Another interesting zoophite is cellularia, parasitical on corallines from deep water. It is silvery white, the stem consisting of twisted fibres, having a double row of cells; at the external side it has a remarkable structure called 'the bird's head,' which opens and shuts as a bird's beak. Naturalists have never been able to form any conclusions as to the use of this appendage, which has motion as long as the polype lives. In some localities it is common, but totally absent in others. After a storm it may be looked for on the roots of laminaria, on which it sometimes attains a length of two inches. To secure living specimens, cut away a piece of seaweed root with the zoophite, as tearing it off with the fingers will kill the animal and destroy the delicate structure. With all zoophites the greatest care is requisite to obtain uninjured speci


The sertulariæ represent the hydroid zoophites, and are sure to be met with either adhering to oyster-shells, or creeping among the roots of the fucus (sea-wrack); they are mostly seen transparent, and about the colour of horn,

having stems with pinnate branches and cells on either side, opposite in some species, alternate in others. These corallines, together with the nearly allied plumularias, are frequently mistaken for seaweeds, and are commonly called Prince of Wales's feathers.' A plumularia is usually a more decided yellow colour than a sertularia, and has polype cells only on one side. Notice the kind of bud formed at intervals on these corallines; it is by such buds or vesicles, as they are called, dropping off that fresh colonies of zoophites are formed. It is very interesting to watch a spray of sertularia under the microscope, having perhaps a dozen polypes extended on one branch. Shake the trough, and every tentacle retires with incredible swiftness, and nothing can be seen for a couple of minutes; at length a single polype cautiously surveys the scene, and apparently communicates with his neighbours, for out they all come immediately, playing as eagerly as if nothing had happened to frighten them. Each polype undoubtedly communicates with the other through a central channel; yet each can exist independent of the other. To prove this, sever a branchlet from the main stem, and the polypes of the fragment will continue their ceaseless play. At the same time, the act of cutting is felt by each individual, for all invariably retire into their houses. This is a delicate experiment, which anybody can make for himself, and in five cases out of six I think the severed polypes will continue to disport themselves. The ovarian vesicles are produced twice in the year, in spring and autumn.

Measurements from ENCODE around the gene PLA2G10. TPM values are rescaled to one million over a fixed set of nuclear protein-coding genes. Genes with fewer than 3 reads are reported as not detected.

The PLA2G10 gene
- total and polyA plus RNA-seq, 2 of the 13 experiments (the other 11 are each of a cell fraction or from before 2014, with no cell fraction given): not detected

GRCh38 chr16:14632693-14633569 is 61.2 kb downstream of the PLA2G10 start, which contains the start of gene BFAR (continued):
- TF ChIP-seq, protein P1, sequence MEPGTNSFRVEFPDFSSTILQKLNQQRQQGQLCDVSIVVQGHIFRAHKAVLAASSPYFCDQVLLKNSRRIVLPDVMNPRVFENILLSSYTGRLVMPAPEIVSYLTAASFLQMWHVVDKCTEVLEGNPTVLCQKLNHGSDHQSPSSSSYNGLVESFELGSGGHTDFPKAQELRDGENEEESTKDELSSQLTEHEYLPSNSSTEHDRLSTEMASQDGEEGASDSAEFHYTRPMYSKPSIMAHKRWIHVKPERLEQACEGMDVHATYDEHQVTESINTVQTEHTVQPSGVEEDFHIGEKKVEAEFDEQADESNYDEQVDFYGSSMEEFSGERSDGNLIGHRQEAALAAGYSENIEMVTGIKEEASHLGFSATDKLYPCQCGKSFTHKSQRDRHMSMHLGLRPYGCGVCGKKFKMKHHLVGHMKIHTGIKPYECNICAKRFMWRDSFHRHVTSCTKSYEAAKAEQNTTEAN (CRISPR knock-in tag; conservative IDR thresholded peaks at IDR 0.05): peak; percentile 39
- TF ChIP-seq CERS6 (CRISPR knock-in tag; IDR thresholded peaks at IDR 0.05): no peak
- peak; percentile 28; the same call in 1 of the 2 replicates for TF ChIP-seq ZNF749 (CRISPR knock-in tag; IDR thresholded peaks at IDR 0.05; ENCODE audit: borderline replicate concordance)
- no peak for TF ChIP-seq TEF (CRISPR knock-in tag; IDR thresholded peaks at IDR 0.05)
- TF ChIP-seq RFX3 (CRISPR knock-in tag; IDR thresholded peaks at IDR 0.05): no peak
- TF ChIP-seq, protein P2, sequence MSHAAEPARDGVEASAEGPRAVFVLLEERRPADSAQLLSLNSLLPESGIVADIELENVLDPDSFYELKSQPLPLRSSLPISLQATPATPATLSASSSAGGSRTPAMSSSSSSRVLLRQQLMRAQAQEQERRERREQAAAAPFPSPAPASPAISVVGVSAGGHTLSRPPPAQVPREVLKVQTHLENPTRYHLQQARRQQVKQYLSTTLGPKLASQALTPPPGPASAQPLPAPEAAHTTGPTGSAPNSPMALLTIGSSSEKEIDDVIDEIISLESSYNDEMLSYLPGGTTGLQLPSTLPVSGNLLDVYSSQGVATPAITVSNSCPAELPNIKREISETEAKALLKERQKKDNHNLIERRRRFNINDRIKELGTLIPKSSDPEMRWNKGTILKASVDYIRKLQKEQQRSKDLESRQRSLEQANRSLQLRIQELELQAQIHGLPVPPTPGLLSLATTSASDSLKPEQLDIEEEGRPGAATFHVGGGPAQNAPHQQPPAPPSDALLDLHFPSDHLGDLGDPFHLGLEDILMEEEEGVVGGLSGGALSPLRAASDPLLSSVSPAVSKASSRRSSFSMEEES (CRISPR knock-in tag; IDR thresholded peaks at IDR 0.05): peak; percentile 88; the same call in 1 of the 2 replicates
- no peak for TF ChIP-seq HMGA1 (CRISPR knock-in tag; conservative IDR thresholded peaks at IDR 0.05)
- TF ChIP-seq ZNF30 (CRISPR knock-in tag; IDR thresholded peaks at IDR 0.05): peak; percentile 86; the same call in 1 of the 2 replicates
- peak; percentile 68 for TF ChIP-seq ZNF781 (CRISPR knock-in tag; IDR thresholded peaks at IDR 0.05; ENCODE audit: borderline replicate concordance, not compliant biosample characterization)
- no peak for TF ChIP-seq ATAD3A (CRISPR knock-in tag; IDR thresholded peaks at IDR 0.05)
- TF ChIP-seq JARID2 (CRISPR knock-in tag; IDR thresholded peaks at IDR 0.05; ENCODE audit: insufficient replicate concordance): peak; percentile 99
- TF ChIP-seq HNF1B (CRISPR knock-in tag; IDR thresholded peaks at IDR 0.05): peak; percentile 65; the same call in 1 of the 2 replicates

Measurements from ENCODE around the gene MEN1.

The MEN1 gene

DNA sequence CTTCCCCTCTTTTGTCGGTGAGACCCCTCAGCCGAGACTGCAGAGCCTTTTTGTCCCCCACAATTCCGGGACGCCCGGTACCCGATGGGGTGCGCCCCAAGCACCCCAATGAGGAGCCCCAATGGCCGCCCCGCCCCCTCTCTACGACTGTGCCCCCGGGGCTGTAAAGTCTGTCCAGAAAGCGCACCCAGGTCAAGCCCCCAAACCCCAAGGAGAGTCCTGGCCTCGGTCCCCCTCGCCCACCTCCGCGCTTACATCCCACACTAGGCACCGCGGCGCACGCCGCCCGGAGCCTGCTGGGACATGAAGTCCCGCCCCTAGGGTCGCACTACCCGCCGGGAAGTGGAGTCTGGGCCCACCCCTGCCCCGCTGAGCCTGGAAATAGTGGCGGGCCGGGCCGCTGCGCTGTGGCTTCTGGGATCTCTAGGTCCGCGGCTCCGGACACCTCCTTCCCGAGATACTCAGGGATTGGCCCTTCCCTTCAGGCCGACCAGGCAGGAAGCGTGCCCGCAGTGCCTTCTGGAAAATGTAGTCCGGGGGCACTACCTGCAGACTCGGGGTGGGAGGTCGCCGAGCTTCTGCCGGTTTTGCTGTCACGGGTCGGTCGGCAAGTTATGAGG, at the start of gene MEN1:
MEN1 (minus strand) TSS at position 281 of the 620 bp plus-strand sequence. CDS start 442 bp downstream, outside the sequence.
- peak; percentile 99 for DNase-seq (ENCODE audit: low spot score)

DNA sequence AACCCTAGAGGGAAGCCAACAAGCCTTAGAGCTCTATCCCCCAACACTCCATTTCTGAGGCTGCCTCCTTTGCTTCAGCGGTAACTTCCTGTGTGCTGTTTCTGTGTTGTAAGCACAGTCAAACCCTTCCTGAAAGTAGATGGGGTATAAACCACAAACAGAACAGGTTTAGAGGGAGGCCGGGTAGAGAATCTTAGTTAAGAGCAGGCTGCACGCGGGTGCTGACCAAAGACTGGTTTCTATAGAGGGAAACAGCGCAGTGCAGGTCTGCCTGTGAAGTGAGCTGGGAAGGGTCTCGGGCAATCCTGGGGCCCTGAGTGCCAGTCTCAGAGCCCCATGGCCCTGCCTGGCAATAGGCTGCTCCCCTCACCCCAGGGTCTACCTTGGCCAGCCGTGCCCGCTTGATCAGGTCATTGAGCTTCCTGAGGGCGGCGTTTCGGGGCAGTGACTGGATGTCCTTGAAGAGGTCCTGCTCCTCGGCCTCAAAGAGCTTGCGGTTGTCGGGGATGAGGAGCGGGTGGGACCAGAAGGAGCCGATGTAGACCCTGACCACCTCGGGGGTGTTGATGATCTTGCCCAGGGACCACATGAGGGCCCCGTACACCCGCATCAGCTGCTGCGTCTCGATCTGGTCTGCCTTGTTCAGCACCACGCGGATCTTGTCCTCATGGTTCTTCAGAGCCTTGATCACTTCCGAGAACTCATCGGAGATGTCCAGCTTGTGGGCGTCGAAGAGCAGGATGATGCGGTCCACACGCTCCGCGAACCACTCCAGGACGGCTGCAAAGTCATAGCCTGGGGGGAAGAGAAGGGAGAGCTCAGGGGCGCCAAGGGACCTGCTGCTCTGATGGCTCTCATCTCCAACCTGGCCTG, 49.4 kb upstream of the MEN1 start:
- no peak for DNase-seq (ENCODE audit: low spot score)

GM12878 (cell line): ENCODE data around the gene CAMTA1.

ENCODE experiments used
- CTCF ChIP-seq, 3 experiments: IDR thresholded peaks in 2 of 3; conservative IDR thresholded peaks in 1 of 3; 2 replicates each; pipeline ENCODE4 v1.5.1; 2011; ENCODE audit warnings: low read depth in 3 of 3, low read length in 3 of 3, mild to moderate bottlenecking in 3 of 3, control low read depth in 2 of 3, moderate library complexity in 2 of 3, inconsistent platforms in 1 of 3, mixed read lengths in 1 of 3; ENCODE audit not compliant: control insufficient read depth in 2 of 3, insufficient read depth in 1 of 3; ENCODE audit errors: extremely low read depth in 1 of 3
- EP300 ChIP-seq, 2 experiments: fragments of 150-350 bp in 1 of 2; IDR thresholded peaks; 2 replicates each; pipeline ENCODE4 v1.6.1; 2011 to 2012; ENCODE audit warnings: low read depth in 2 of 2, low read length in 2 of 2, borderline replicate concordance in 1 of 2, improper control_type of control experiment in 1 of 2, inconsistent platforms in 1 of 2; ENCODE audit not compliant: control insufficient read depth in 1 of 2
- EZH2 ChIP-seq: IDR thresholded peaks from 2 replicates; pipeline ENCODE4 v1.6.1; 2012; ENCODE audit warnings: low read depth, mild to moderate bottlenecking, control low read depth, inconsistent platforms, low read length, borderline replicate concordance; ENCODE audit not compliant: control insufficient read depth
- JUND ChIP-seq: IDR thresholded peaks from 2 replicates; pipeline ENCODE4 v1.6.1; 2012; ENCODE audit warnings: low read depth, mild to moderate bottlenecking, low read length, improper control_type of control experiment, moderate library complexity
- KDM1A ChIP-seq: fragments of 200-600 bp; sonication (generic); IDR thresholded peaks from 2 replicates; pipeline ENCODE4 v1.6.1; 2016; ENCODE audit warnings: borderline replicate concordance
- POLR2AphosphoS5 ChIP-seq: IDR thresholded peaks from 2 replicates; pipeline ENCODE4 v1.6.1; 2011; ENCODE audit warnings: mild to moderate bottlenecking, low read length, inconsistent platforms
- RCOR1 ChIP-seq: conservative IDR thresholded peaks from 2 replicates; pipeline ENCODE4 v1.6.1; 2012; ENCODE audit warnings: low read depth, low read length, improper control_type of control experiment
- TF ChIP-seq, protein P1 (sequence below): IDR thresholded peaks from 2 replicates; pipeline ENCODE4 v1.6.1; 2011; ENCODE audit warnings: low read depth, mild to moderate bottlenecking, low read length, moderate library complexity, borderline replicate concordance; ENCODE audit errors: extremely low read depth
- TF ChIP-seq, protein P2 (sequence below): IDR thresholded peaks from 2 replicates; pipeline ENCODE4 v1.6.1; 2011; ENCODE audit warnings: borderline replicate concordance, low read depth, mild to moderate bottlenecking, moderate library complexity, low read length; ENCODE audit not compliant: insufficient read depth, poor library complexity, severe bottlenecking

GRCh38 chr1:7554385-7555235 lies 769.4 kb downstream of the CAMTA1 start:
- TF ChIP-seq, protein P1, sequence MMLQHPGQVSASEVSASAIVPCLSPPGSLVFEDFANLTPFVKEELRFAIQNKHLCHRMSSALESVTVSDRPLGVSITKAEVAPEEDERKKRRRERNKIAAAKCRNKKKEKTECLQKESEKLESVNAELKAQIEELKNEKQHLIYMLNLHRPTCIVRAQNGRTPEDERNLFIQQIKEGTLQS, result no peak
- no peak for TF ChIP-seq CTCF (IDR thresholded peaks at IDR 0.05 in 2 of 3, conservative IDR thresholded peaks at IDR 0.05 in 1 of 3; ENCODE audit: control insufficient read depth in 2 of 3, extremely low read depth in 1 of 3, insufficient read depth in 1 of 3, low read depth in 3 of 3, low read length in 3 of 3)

Perhaps the most fascinating forms likely to be caught are the delicate and fragile campanularias,

some of which grow upright from a trailing root, while others creep on the surface of stones or up the stalks of seaweed, even as the ivyleaved campanula creeps in a Devonshire wood. Laomedea is a good type of the order. The cells are invariably bell-shaped, as the name denotes, and the stem of each bell frequently ringed. The whole structure is transparent, so that every movement of the polype may be observed, even if he refuses to expand. When fully open, the polype is like a beautiful composite flower, such as the daisy. The ovarian vesicles are usually placed at the axil of the main stem and branches, the ova being easily detected within. A touch with a camel's-hair brush is sufficient to destroy this fragile organism; yet it survives the fury of the strongest gales in its native element. Each cup is provided with a hinge, which allows the polype cell to sway to and fro with each wave or surging current of the sea. With a pocket-lens


may be studied in a pool through which the tide gently threads its way. According to the direction of the current, so will the polype cell bend, never suffering the slightest injury; yet in transferring a specimen from a

basin to a microscopic trough, how often do we destroy all beauty of form! The structure of a man is


our comprehension, yet

and the sea-anemone. The outer surface is covered with star-shaped cells, divided into eight rays. The tentacles of the polype are short and ciliated. That alcyonium is nearly allied to the sponges is proved by the presence of spicula, which are soluble in mineral acids. A single spicula under the microscope usually appears cross-shaped, with jagged edges; with polarised light it is a very beautiful object.